The Camino takes you through the main town of St. Jean Pied du Port and over the river as you immediately head uphill. Straight uphill. For kilometers. I went 7.5 to be exact. The first day (or two days if you divide it up) are the most strenuous (you can see on one of the pieces of paper the Pilgrim Office gave me). It goes from an elevation of 200 meters to 1400 meters! I didn't really realize that, all I knew was that I was ready.
After climbing straight uphill for hours, and taking two rest breaks, I finally turned a corner and there in the immediate distance was the Alberge Orisson. I walked inside and, still speaking French, told the man behind the counter that I had a reservation (the Pilgrim Office said it was necessary at this particular place so they made it for me). He was delighted that I had a reservation, took my passport and signed me in. He was cute and he was flirting with me. I was smiling but by the time I arrived, my entire body was wet with sweat, and it was cool outside, and so once I stopped moving, I was freezing. All I could do is ask if "my room" was ready and he ushered me to a table in the common area and said "momentarily." He brought me some white sangria and I sat there silently shivering.
I could see the other pilgrims gathering outside on this beautiful deck overlooking the Pyrenees mountains, it was breathtaking. I could hear them talking, mainly foreign languages but I did detect English both of the Irish ilk and the American twang. There was another language that sounded so foreign, it turns out that a cross between Dutch and French sounds like Danish. I liked it but it was totally new to my ears. As I sat back and took in the scene, the Frenchie came over and introduced himself as Jean-Jaques, the proprietor. He said he was delighted to see me and hoped we could talk more later on, wink wink. I smiled and he said "my bed" was ready and gave me a token for the shower. Merci!
I walked upstairs and into my first "dormitory" - the name they give to a small room that has more than 2 beds but less than 12, usually a series of bunk beds. There are rules in these places, for example, no backpacks on the bed. That night there were 6 of us in that room: a mother and her son, some guy, and two girls from Denmark. There were two other dorms on that floor and then another set of 2 dorms in "the shed" beneath the deck. I gratefully took a bottom bunk and unpacked my clothes, towel and bath bag and took my token and headed to the shower. It was decent enough -private and it locked- but the token only gave you 5 minutes of semi-warm water. It had to be enough. Once I changed, I admired the amazing view I had and then headed outside to meet and greet the others.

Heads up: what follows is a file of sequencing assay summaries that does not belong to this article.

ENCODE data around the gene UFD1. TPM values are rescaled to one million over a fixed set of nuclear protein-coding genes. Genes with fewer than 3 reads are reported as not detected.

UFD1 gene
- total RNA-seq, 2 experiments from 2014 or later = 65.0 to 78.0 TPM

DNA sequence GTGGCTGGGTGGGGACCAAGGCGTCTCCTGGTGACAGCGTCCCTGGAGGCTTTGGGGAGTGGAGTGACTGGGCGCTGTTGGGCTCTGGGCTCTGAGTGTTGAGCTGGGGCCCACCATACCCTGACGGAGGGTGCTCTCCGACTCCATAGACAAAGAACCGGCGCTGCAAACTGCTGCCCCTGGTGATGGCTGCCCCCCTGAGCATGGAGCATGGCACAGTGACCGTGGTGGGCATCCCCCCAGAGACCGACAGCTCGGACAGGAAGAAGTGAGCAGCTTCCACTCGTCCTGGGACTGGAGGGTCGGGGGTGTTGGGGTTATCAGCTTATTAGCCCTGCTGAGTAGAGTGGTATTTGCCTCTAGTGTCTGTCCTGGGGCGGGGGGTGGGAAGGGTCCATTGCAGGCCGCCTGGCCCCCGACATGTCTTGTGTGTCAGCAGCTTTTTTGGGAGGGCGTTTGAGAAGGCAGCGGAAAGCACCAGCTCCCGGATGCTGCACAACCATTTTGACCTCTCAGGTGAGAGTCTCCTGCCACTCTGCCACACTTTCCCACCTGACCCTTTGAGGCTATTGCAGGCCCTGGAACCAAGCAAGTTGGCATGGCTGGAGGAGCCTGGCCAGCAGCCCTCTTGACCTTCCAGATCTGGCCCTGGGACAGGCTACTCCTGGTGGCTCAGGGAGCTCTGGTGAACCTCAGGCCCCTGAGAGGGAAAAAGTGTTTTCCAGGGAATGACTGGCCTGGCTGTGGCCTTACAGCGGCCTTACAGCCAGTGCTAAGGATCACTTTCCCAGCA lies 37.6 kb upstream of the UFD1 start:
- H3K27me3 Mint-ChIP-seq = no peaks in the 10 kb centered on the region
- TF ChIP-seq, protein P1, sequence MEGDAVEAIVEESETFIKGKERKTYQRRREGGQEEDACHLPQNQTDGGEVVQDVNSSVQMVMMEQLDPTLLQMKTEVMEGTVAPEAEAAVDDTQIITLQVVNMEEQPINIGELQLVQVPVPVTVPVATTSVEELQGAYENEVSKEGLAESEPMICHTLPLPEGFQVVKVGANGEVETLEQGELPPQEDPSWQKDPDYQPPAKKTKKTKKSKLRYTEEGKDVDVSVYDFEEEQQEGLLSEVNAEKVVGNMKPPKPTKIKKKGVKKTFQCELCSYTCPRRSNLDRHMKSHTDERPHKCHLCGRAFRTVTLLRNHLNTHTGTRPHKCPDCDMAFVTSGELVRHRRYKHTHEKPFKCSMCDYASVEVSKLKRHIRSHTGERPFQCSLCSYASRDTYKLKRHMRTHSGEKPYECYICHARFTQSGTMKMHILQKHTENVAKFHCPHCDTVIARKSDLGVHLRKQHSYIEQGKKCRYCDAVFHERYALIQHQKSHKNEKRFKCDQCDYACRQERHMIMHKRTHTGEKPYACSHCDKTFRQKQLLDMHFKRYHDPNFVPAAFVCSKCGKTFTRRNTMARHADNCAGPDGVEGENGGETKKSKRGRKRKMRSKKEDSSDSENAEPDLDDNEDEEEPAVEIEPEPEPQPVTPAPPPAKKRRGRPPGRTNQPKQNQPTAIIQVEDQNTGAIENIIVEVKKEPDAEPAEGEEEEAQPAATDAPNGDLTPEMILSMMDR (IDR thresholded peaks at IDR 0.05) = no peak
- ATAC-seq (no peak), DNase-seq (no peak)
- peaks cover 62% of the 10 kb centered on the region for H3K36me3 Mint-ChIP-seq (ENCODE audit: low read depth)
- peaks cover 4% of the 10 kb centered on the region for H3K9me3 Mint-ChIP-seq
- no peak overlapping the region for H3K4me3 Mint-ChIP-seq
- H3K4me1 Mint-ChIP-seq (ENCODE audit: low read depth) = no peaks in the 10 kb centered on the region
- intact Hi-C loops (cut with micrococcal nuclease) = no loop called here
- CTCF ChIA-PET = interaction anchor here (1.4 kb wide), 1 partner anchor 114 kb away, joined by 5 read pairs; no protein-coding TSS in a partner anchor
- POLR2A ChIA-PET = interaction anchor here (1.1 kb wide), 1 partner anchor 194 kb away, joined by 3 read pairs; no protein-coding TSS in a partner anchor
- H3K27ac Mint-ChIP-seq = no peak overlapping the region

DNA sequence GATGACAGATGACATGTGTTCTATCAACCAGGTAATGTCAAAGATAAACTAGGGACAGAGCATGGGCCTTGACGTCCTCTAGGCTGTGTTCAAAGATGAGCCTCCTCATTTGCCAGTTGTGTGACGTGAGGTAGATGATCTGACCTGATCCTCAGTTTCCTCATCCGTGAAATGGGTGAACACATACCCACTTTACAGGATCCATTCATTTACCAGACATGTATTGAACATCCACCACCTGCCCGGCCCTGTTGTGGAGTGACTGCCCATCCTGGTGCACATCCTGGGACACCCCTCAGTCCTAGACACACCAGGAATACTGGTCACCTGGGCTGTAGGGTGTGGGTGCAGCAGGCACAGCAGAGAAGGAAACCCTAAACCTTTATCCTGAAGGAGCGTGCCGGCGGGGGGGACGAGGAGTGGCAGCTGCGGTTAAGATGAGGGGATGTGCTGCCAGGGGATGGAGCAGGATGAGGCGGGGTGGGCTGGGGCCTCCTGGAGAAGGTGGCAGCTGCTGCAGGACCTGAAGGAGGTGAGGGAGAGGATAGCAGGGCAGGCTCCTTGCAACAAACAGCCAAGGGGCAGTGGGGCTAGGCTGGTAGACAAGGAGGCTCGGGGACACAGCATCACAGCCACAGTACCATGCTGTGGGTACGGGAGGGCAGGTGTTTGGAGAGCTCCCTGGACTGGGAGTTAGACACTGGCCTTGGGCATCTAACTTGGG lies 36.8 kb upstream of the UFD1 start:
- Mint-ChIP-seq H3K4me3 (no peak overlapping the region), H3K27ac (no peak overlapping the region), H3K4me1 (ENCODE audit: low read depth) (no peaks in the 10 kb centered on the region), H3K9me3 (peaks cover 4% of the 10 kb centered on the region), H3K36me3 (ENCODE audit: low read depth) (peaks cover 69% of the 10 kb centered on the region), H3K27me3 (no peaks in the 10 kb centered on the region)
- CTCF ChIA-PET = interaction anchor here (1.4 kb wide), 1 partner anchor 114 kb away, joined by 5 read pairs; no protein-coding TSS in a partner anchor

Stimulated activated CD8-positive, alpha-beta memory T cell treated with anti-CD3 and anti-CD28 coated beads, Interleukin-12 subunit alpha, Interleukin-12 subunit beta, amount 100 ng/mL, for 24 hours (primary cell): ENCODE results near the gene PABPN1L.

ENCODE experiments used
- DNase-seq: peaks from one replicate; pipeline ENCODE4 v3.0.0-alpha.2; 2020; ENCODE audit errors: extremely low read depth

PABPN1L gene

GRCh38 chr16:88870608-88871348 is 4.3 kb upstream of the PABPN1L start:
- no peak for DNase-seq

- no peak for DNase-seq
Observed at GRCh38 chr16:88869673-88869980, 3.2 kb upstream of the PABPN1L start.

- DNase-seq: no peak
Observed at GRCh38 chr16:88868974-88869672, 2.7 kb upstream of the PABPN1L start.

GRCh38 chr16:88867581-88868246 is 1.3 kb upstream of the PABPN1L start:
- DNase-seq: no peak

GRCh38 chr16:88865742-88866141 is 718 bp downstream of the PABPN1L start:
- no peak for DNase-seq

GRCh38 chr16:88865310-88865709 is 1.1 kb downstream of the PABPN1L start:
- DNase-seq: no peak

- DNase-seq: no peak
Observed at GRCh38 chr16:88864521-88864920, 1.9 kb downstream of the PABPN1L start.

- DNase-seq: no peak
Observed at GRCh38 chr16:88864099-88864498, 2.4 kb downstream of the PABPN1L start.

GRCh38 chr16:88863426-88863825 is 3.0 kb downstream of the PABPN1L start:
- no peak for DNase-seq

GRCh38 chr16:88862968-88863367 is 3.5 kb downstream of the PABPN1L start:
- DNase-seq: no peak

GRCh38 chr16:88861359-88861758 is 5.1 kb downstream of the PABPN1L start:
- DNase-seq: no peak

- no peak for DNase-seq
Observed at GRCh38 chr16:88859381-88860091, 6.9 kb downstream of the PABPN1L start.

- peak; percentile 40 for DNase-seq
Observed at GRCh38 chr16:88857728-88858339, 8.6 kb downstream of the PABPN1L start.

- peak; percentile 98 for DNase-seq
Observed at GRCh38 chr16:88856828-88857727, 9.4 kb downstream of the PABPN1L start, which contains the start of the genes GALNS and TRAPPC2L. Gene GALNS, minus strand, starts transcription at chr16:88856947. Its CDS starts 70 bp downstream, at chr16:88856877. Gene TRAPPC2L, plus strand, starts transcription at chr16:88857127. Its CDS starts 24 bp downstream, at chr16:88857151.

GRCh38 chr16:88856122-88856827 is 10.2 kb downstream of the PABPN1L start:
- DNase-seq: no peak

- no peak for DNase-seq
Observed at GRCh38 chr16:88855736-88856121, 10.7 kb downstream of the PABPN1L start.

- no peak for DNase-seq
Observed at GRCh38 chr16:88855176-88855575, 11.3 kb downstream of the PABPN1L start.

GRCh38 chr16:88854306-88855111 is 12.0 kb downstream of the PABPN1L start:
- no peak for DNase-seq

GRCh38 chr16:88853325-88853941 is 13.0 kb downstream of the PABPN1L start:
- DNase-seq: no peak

This first group of people became my extended family on the Camino. We all felt that way. What are the chances that you end up walking with these people, what if I had not taken an extra day in Bayonne, I would be with an entirely new set of souls. But here we were, destined to begin this journey together. Those of us who had drinks and chatted outside stayed out until the communal dinner was served. Others had gone to their beds for a rest, one South African man (who was traveling with his darling son) came outside in his towel after a shower and I thought "is this how it's gonna be? Yes, this is how it's gonna be." Some of us went to the back to enjoy the afternoon sun, a group of ladies were reading, one woman was napping, a man was hanging his laundry, and I stretched on my yoga mat.
Dinner started at 7:30 and we were all sitting family style at a long table. We ate mixed salad and a garlic soup, then a main paella type of dish with seafood, then yogurt or ice cream for dessert, and all the bread you can eat and wine you can drink. It was fun talking to these strangers. No one really asked any serious questions, like why are you doing the Camino or what do you do for a living, it was more about the moment and learning where everyone is from and just enjoying each other's company. Sometimes the simplest conversations can be deep. That's the thing about meeting people from other parts of the world. It gives you an entirely new perspective.
Talk about a fun dinner! Even though Jean-Jacques was eyeing me, I made a break for it and went to my bed. As a single girl I knew I would probably have a little love affair along the Camino but I wasn't ready yet. So in went my earplugs for the first time and I slept in my new sleeping "liner." The beds were made with clean sheets and a pillow but you needed your own sleeping bag and my turned out to be just fine.